This narrative episode sees the first-person perspective shift to third-person and the subsequent events are, although not for the first time in the novel, described in terms pertaining to cinematic portrayal.

Bateman flees on foot and hides in his office, where he phones his attorney, Harold Carnes, and confesses all his crimes to the answering machine. Later, Bateman revisits Paul Owen's apartment, where he had earlier killed and mutilated two prostitutes, carrying a surgical mask in anticipation of the decomposing bodies he expects to encounter.

He enters the perfectly clean, refurbished apartment, however, filled with strong-smelling flowers meant, perhaps, to conceal a bad odor. The real estate agent, who sees his surgical mask, fools him into stating he was attending the apartment viewing because he saw an "ad in the Times " when there was no such advertisement.

She tells him to leave and never return. Bateman's mental state continues to deteriorate, and he begins to experience bizarre hallucinations such as seeing a Cheerio interviewed on a talk show, being stalked by an anthropomorphic park bench, and finding a bone in his Dove Bar.

At the end of the story, Bateman confronts Carnes about the message he left on his machine, only to find the attorney amused at what he considers a hilarious joke. Mistaking Bateman for another colleague, Carnes claims that the Patrick Bateman he knows is too much of a coward to have committed such acts.

In the dialogue-laden climax, Carnes stands up to a defiant Bateman and tells him his claim of having murdered Owen is impossible, because he had dinner with him twice in London just a few days prior.

The book ends as it began, with Bateman and his colleagues at a new club on a Friday night, engaging in banal conversation. The sign seen at the end of the book simply reads "This is not an exit.But I realised 'Bret Easton Ellis' was going to take over, and that I was more or less dead.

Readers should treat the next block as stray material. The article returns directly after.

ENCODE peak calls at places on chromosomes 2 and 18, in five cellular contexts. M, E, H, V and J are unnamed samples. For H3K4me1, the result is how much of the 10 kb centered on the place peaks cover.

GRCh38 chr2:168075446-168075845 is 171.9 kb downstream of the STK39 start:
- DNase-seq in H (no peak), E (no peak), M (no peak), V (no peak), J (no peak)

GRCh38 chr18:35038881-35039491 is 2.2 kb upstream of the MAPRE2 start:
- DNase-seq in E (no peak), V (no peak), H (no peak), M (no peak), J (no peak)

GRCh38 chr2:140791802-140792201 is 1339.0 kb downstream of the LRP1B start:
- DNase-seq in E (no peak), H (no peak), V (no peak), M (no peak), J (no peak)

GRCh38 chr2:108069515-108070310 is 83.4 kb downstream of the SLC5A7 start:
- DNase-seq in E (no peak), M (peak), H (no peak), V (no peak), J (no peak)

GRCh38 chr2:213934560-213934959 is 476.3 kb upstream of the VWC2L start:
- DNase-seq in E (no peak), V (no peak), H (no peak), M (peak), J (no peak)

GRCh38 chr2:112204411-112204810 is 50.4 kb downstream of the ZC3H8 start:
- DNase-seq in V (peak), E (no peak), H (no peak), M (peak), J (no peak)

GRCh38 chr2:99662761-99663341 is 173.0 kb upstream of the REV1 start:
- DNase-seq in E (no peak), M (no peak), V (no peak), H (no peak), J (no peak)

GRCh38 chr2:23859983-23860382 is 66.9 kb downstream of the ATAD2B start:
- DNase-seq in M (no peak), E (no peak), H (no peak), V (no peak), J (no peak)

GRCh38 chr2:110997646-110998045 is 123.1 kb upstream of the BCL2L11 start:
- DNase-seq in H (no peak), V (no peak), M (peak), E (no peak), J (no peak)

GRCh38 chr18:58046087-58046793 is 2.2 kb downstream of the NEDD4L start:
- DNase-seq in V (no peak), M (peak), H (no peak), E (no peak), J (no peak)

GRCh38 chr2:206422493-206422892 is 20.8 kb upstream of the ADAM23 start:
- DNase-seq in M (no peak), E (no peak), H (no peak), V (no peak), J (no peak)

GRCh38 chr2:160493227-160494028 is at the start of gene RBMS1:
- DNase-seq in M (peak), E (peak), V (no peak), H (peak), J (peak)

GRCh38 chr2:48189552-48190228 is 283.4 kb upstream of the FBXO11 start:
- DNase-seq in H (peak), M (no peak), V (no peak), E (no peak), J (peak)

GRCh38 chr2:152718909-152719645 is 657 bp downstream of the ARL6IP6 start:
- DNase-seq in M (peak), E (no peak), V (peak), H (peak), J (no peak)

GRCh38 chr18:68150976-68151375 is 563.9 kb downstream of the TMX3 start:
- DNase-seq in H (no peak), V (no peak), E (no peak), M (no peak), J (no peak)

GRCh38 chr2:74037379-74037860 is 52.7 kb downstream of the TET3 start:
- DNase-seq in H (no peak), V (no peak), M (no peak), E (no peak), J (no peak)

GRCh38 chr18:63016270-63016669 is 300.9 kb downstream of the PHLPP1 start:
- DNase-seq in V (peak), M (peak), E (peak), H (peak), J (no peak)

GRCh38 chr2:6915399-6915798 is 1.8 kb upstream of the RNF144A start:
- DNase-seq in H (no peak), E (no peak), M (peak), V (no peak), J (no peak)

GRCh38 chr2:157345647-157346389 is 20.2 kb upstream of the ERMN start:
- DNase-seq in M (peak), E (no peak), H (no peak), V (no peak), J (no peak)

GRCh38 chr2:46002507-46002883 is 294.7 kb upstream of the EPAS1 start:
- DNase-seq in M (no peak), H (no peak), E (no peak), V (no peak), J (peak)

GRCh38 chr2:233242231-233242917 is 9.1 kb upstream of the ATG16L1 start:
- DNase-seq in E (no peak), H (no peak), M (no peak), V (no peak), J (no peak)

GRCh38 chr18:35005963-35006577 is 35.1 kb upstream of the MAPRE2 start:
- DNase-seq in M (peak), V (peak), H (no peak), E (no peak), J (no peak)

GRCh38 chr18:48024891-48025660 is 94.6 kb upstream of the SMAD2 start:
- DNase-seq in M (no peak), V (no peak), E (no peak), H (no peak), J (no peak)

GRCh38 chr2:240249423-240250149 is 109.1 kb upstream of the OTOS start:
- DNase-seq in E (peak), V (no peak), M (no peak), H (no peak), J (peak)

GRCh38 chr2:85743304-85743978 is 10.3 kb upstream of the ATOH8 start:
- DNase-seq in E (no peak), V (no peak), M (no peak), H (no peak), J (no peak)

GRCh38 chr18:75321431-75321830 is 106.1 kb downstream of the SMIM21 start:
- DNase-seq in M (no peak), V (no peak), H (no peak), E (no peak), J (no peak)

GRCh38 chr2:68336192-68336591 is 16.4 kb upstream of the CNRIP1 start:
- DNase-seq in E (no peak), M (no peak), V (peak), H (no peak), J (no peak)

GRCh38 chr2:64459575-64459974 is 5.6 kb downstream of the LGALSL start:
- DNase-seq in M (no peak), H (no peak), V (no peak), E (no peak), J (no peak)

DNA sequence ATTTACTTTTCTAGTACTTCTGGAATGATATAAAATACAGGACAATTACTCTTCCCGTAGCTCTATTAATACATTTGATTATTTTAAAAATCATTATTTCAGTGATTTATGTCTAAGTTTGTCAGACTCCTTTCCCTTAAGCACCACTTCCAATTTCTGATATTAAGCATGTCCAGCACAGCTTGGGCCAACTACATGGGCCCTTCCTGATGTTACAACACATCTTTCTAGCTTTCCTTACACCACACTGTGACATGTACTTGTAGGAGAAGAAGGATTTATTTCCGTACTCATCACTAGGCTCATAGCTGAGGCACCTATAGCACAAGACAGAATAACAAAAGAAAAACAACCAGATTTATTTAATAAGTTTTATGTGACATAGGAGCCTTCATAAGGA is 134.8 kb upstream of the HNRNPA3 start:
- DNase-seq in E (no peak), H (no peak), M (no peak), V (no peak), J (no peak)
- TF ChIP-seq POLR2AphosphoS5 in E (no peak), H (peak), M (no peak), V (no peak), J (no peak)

But I get it; he's the better story. The audience's collective notion of who I am is a much better. Mar 06,  · A version of this article appears in print on March 6, , on Page C of the National edition with the headline: Bret Easton Ellis Answers Critics of 'American Psycho'.

Satire in American Psycho American Psycho by Bret Easton Ellis is a satiric look at the“American Dream,” as twisted by the uninhibited behavior of the ’s. American Psycho, a novel by Bret Easton Ellis, satirizes the apathy, narcissism, and emotional void of modern consumerist culture, through the metaphor of the psychopathic killer, Patrick Bateman, whom no one will believe is a killer, despite his repeated confessions.

Because Bateman is a rich, white, well-mannered, educated young man with a. This isn’t Donald Trump detailing his morning commute, this is Patrick Bateman – a vile construct from the mind of author Bret Easton Ellis as featured in his epochal novel, ‘American Psycho’.

Bret Easton Ellis (born March 7, ) is an American author, screenwriter, and short story writer. His works have been translated into 27 languages.

[2] He was at first regarded as one of the so-called literary Brat Pack, [3] which also included Tama Janowitz and Jay McInerney.

American Psycho Summary & Study Guide